As engineers and researchers work on developing and perfecting their machine learning and AI algorithms, the end goal is ultimately to recreate the human brain. The most perfect AI imaginable would be able to process the world around us through typical sensory input but leverage the storage and computing strengths of supercomputers.
With that end goal in mind, it’s not hard to understand the ways that AI is evolving as it continues to be developed. Deep learning AI is able to interpret patterns and derive conclusions. In essence, it’s learning how to mimic the way that humans process the world around us.
That said, from the onset, AIs generally need typical computer input, like coded data. Developing AIs that can process the world through audio and visual input, sensory input, is a much harder task.
In order to understand artificial intelligence in the context of a perception-based interface, we need to understand what the end goal is. We need to understand how the brain is modeled and works.
Our brain from a computer’s perspective
Our brains are essentially the world’s most powerful supercomputers, except for the fact that they’re made out of organic material, rather than silicon and other materials.
Our right brain is largely perception-based, it’s focused on the interpretation of environmental inputs like taste, feel, sound, sight, etc. Our left brain, on the other hand, is focused on rational thought. Our senses provide patterns to our right brain, and to our left brain, those senses provide the rationale for decision making. In a sense, we have two AIs in our head that work together to create a logical, yet also emotionally swayed machine.
Human intelligence and our definition of what an intelligent thing is all drawback to how we ourselves process the world. In order for artificial intelligence to truly succeed, that is to be the best version of itself that it can be, then it needs to be intelligent from a human perspective.
All this draws back to modern AI in a simple way, AI is programmed in how to make a decision. Machine learning algorithms allow code to be pseudo-organically generated so that algorithms can “learn” in a sense. All of this programming is based on reasoning, on “if, then, do this.”
Arguably, our brain’s decision-making process is just as much based on emotions and feeling as it is reason. Emotional intelligence is a significant portion of what makes intelligence. It’s the ability to read a situation, to understand other human’s emotions and reactions. In order for AIs to evolve and be the best possible algorithm, they need to be able to process sensory input and emotion.
Integrating emotional & human intelligence into modern AI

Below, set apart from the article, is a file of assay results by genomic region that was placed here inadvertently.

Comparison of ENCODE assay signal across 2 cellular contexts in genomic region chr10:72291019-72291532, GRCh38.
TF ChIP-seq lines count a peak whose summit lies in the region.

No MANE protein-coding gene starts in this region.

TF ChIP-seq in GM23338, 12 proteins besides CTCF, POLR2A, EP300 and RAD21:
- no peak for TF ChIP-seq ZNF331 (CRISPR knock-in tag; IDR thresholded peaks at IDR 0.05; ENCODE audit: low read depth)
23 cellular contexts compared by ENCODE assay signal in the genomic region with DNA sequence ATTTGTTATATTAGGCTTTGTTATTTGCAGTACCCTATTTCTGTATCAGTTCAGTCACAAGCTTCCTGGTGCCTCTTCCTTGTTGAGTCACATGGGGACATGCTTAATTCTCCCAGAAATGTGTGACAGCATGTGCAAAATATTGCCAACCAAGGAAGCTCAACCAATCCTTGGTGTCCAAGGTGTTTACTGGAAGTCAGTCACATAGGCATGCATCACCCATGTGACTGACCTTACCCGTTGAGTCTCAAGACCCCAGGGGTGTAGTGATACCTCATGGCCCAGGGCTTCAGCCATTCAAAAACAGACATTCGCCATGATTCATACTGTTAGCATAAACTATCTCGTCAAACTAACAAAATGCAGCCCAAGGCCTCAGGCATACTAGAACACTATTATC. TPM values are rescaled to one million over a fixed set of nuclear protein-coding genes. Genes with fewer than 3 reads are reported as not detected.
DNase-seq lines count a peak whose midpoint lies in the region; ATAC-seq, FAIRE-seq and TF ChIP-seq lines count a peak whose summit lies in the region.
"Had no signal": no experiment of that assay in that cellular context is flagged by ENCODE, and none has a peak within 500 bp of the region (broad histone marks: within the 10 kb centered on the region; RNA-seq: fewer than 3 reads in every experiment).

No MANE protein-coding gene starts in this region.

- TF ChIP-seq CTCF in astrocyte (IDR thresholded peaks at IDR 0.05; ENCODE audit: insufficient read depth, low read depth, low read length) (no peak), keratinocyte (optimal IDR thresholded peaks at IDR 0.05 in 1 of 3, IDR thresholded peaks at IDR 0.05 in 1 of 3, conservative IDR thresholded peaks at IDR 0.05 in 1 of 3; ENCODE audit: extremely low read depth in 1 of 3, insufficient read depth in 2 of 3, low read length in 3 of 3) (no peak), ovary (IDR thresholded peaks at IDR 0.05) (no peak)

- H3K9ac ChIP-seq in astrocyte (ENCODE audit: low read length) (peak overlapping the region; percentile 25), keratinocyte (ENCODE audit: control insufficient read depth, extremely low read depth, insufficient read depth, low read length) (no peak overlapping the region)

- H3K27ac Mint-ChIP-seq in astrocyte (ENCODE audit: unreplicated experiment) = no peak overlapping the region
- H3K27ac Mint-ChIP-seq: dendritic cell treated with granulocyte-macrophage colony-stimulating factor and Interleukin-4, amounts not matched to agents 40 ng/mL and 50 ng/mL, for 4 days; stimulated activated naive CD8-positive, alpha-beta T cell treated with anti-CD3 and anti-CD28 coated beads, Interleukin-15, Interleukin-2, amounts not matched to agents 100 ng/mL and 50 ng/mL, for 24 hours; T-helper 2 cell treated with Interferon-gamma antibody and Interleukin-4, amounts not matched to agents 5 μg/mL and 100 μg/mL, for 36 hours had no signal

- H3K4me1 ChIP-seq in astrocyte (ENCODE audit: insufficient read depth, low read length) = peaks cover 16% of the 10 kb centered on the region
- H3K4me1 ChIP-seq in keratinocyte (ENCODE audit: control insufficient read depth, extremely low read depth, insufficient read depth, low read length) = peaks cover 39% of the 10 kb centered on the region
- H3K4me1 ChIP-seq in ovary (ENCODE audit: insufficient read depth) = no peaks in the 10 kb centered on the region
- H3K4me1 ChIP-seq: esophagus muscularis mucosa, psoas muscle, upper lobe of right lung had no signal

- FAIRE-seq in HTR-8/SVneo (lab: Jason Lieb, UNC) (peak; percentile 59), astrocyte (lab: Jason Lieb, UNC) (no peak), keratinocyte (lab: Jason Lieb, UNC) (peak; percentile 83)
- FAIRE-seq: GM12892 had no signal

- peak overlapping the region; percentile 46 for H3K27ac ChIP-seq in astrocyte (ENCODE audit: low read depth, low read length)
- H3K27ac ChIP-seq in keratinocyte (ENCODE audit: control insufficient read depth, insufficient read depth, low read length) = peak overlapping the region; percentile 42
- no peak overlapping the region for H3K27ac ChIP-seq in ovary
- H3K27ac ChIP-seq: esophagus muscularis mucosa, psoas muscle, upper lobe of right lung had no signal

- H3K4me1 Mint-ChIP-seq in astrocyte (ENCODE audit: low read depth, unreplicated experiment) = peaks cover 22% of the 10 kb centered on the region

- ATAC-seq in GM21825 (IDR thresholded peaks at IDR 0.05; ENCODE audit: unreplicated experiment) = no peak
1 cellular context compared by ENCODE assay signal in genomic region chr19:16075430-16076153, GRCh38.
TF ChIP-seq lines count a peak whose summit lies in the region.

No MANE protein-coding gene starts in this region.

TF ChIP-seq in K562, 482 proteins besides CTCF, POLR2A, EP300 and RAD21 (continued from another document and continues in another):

Most artificial intelligence systems are primarily created on the foundation of deep learning algorithms. This is the means of exposing a computer program to thousands of examples and AI learning how to solve problems through this process. Deep learning can be boiled down to teaching a computer how to be smart.
After any given deep learning phase for an AI, the system can perceive the inputs that it was trained on and make decisions therein. The decision-making tree that the AI forms from traditional deep learning mimics the way the right side of our brain works. It is based on the perception of inputs, of pseudo-senses.
Deep learning is a way of getting computers to reason, not just with if-then statements, but through the understanding of the situation. That said, the current situations AI are being trained on aren’t as complex as interpreting a conversation with Becky to see if she’s into you. Rather it’s more along the lines of is this a dark cat, a black bag, or the night sky. Primitive, but still sensory perception…
While deep learning is currently heavily focused on one pathway, meaning AIs are developing specialties, eventually it won’t be too far fetched to start training AIs on multiple things at once. Just like a toddler might learn colors and numbers at the same time. Expanding this out, as computer processing power grows, perhaps accelerated by practical quantum computing, there’s no question that AIs will evolve to become more human.
Understanding what this all means
Advanced AI will continue to deal with understanding and processing patterns from the world around us. Through this, it will develop more complex models on how to process that information. In a sense, AIs are like toddlers, but soon they’re going to be teenagers, and eventually, they may graduate with a doctorate. All figuratively of course… though, an age where an AI graduates a university probably isn’t that far off.
When we think about intelligent humans, we usually think of the most rationally minded people. Yet, we miss out on what is so unique about human intelligence – creativity. In a sense, we take for granted our creativity, yet it is the thing that makes us the most intelligent of living beings. Our ability to process situations, not just understand what the sum of two numbers is, is what makes us uniquely intelligent. So uniquely intelligent that we can design and create artificially intelligent beings that will soon be able to match our human intelligence.
While modern AIs are primarily focused on singular strands of intelligence, whether that be finding which picture contains a bicycle or which email is spam, we’re already training AIs to be all-around smart, humanly smart.
This is a syndicated post. Read the original post at Source link .